The digital divide still prevents people from enjoying the benefits of the Internet, but some folks in Missouri can be certain they are not among its victims. Thanks to the Telecommunication Access Program for Internet (TAP-I), Missouri citizens with disabilities can access the Internet in ways previously unavailable to them.
An extension of the original Telecommunication Access Program, which provided adaptive telephone equipment, the TAP-I, which is administered by the Missouri Assistive Technology Advisory Council, is just over a year old and has already achieved a level of success.
"We were providing adaptive telephones to people who were hard of hearing/deaf, and the funds were available to expand the program," said Roselie Backer-Thompson, TAP-I coordinator. "Telecommunication access for some of the folks is using the Internet, which is the basis for the program's expansion."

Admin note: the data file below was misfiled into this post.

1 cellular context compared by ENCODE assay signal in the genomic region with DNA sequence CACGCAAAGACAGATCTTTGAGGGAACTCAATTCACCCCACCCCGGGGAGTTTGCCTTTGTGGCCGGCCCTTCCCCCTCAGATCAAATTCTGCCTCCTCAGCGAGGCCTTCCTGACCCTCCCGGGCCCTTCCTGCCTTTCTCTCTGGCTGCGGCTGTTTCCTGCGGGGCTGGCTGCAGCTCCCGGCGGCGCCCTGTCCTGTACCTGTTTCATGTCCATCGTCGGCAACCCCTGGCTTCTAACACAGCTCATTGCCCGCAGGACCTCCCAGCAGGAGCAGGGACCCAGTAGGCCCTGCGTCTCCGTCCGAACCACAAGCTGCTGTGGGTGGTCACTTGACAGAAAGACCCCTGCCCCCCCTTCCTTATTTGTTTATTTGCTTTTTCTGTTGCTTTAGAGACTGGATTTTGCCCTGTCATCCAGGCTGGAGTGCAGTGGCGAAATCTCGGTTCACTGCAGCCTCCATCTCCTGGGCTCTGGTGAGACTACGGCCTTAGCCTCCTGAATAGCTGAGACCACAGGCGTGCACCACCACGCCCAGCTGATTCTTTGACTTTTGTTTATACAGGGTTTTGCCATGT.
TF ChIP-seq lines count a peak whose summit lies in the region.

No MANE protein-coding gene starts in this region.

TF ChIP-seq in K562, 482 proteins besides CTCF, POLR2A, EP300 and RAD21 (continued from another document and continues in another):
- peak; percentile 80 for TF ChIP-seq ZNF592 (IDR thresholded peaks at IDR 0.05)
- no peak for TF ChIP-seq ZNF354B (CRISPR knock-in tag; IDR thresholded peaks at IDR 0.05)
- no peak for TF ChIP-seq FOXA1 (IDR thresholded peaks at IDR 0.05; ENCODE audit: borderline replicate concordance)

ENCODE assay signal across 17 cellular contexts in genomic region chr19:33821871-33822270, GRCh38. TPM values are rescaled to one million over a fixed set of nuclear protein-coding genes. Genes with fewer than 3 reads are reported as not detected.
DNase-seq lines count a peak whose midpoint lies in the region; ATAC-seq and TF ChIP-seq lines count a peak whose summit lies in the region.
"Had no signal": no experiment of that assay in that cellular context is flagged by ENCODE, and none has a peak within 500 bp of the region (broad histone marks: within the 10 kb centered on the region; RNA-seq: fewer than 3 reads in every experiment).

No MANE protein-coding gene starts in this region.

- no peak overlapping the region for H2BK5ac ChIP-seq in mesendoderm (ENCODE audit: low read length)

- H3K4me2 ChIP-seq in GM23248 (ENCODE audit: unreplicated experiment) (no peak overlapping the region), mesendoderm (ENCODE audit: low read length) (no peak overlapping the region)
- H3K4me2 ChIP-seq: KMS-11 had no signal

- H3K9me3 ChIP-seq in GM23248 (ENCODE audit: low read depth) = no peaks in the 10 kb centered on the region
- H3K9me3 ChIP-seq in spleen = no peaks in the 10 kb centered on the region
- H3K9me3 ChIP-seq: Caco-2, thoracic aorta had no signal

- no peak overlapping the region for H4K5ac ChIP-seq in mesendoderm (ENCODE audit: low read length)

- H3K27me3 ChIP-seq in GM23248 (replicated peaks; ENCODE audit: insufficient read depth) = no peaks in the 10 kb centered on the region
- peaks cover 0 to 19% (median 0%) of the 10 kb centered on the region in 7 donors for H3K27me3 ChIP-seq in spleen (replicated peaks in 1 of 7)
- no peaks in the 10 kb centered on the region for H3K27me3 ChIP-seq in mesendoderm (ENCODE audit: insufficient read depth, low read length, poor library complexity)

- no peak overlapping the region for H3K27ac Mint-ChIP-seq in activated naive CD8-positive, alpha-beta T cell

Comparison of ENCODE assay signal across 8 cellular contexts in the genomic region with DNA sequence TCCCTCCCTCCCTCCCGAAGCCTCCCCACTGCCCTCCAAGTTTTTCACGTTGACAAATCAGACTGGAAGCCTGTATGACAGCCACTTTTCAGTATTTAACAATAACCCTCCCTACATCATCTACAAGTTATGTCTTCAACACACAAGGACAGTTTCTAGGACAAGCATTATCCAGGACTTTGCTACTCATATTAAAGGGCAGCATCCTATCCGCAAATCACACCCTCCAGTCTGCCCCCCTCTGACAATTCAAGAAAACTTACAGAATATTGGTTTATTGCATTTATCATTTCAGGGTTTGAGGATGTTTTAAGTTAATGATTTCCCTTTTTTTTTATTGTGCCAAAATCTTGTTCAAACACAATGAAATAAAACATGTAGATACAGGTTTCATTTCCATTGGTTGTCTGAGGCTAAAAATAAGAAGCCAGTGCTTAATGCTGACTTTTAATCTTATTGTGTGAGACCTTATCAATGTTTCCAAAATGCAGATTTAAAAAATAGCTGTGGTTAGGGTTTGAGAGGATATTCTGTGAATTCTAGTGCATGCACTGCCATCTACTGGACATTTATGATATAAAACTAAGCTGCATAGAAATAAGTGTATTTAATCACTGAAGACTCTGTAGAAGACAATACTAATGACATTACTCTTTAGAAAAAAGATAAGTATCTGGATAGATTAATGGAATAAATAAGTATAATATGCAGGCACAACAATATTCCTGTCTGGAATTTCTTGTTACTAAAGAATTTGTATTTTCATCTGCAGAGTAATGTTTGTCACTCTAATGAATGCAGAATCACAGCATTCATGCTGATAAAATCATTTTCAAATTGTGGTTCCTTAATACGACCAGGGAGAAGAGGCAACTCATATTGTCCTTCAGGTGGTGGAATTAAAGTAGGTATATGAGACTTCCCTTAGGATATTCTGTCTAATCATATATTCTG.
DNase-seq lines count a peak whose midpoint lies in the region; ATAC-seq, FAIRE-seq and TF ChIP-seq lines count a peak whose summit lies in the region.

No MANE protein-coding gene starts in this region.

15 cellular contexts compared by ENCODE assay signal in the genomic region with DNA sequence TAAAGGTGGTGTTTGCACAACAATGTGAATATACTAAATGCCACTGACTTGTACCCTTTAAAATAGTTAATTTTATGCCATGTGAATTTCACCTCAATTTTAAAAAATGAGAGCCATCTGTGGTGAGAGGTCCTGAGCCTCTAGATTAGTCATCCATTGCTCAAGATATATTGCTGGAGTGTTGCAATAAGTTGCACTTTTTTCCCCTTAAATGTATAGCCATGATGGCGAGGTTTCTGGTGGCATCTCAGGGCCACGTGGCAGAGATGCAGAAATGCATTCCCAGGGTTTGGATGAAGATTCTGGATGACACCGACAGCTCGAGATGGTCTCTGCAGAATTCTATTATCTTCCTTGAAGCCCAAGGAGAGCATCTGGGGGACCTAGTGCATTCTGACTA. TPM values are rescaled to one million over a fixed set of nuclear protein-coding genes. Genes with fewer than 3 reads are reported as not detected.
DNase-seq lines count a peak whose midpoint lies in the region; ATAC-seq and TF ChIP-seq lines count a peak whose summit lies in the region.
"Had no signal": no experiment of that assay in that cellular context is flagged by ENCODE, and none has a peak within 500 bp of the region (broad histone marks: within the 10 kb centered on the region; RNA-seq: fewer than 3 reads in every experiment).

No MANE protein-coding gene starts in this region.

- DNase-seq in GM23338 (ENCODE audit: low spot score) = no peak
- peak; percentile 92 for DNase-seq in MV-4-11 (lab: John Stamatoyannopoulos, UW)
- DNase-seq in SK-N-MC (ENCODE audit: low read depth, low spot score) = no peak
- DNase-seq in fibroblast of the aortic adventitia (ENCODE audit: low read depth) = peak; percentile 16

The money was sitting in Missouri's relay fund, which is required of every state to support the relay service for people who are hard of hearing or deaf, said Backer-Thompson. "In Missouri, we have a nine cents a month phone tax that people pay, which does not revert back to our general revenue. That fund was building up to the point where there was money available to start these programs."
Missouri residents interested in using the program fill out an application for adaptive equipment. They can request a specific product or they can request assistance from a consumer support provider who can help them determine the equipment that will meet their needs.